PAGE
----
An entrepreneur must recognize that what’s special is the machine they’ve constructed, not the work they perform, which isn’t particularly unique. A pitfall emerges when the machine isn’t efficient enough, leading to higher prices required to cover time costs. This can result in needing to charge premium rates for work that could be standardized. Such a scenario puts you at risk of being imitated and undercut by more efficient and cost-effective competitors. A prominent example is when a behemoth like Amazon enters your industry. However, it can be as straightforward as a competitor dedicated to connecting clients with personnel they’ve trained to carry out the work.

You must either infuse your work with uniqueness or build a distinctive “production machinery.” Thus, it’s essential to understand why customers choose your services. Is it because you excel in a particular aspect, or is it the well-organized, convenient experience of obtaining and using your product?

Spreading Too Thin

One method for a freelancer to expand is by enlisting the help of hired personnel to handle portions of projects. However, not every type of work lends itself to this approach. It works most effectively for tasks that don’t necessitate a significant in-person component and don’t demand absolute mastery. This is why it can be challenging for trainers and coaches but comes more naturally in consultancy and design.

In an ideal situation, you allocate less complex tasks to employees, allowing you to concentrate on the intricate and strategic aspects that genuinely demand your expertise. Simultaneously, you devote more time to acquiring new clients.

What you shouldn’t do is delegate entire projects to your employees because hiring individuals who are as qualified as you (or more so) is either impractical or costly. Consequently, your client base still anticipates your involvement in the most complex project components, and you’re obligated to invest considerable time in teaching. Unless they’re equally dedicated or have their own ventures, the new hires often don’t possess the same level of commitment. Thus, when you encounter difficulties, you find yourself stepping in to rectify the situation.

It’s a delicate balance. You are, after all, hired for your expertise, particularly for the complex tasks that only you can perform. The challenge arises when you have to juggle those responsibilities, allocate time for teaching, handle straightforward tasks, manage a team for the first time, and secure sufficient work.

A more prudent approach involves gradually outsourcing recurring project elements you typically handle. This approach allows you to develop effective teaching skills, beginning with freelancers. You can consider permanent hires once the scale of work warrants it, following successful project-based collaborations.

Losing Sight of Your Uniqueness

Design agencies and consultancy firms, in essence, operate as freelancers. They secure projects because clients place their trust in the firm’s partners or principals. However, the desire for growth can lead them to make a critical mistake – trying to do it all. They might think, “Sure, we can handle that too.” But when they mistake themselves for entrepreneurs, they run the risk of standardizing their services and diluting their brand.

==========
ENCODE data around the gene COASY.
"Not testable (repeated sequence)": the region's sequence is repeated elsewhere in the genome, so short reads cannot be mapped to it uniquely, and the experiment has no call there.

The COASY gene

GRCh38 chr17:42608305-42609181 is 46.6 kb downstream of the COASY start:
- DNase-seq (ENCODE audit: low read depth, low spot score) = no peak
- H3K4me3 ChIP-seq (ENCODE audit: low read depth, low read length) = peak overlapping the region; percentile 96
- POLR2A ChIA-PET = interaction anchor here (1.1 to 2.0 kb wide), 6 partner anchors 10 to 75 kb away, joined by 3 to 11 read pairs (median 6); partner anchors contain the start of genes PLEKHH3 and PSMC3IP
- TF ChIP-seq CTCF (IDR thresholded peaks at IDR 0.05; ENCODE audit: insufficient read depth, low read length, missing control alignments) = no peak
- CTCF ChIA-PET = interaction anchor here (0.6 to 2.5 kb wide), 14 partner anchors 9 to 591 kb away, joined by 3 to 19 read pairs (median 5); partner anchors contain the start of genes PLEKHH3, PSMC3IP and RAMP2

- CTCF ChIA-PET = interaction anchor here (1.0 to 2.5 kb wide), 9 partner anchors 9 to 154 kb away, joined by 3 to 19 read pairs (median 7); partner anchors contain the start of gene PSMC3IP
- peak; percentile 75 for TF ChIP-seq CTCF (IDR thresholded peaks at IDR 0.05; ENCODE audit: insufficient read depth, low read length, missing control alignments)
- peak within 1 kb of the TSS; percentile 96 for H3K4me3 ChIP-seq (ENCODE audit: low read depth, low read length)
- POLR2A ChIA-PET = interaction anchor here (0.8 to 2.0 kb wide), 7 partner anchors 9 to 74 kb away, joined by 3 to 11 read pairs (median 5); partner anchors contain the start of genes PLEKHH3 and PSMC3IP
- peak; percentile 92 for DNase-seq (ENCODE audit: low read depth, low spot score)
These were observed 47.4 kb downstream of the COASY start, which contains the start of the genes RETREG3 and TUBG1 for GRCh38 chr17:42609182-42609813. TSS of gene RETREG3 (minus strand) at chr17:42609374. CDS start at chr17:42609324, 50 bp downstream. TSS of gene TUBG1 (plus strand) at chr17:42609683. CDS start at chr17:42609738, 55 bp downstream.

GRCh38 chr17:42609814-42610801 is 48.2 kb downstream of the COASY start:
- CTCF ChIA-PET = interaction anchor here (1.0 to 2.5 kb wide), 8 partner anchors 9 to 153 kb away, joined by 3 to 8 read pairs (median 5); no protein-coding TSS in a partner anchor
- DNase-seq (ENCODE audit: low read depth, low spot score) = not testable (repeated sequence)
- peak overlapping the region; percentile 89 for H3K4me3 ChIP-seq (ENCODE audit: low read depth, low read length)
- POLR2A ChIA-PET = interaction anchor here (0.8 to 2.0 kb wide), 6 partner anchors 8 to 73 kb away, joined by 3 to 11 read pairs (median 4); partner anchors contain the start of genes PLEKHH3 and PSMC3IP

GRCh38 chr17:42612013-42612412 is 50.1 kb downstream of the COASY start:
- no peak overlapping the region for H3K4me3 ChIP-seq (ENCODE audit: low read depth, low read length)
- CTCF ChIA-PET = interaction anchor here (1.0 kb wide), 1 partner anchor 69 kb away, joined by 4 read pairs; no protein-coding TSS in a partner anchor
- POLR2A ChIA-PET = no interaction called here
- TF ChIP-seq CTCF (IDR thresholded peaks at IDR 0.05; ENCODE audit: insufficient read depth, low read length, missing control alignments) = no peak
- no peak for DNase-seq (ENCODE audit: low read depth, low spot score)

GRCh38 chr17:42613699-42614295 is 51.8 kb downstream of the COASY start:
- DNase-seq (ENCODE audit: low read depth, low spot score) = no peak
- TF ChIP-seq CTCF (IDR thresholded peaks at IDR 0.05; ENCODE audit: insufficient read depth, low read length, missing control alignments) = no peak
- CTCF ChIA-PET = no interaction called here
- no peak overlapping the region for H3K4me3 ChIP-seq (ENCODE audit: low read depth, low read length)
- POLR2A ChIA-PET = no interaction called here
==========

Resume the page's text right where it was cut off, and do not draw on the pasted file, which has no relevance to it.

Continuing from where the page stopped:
Failing to recognize what sets them apart makes them susceptible to imitation. They need to make a decision – are they high-end specialists with junior designers or consultants in a supporting role, or are they educators who can effectively guide inexperienced and more affordable employees to deliver relatively good work (akin to “simple” accounting firms)?

What initially propelled them to success might not be the key to surmounting the next hurdle.

Forgetting what initially set them on the path to success can leave them exposed to replication. At some point, selling a product becomes challenging when it’s based on the personal connection to them. The product and company should ultimately stand on their own merits.

The sales, production, and delivery processes should be able to operate independently of them. Therefore, entrepreneurs must successfully transfer their essence and vision into the company, similar to how a thriving clothing brand operates.

The challenge lies in identifying individuals or services that are better equipped to manage specific aspects than they are and consolidating them effectively in a profitable business model. The primary obstacles are teaching and relinquishing control. The more they insist on handling tasks themselves, the slower their business grows.

How to Determine Your Role Here are some questions to help you ascertain your predominant role:

  1. Do you receive compensation even when you’re not actively working?
  2. Is your product or service consistent every time, or is it customized based on the client’s needs?
  3. How unique is your approach? Does your background or life experiences enable you to do things in a way that no one else can replicate? Is it something teachable to others?
  4. Do people engage with you primarily for your personal abilities and contributions, or are they drawn to your product? Would customers be comfortable if you weren’t the one personally delivering the service?
  5. What is your primary responsibility: performing the work itself, or overseeing the company’s growth?
  6. If you had to choose, which aspect of the business would you enjoy the most? Do you want to be hands-on, solving problems and creating solutions? Or do you prefer connecting clients with a solution you’ve designed and cultivated?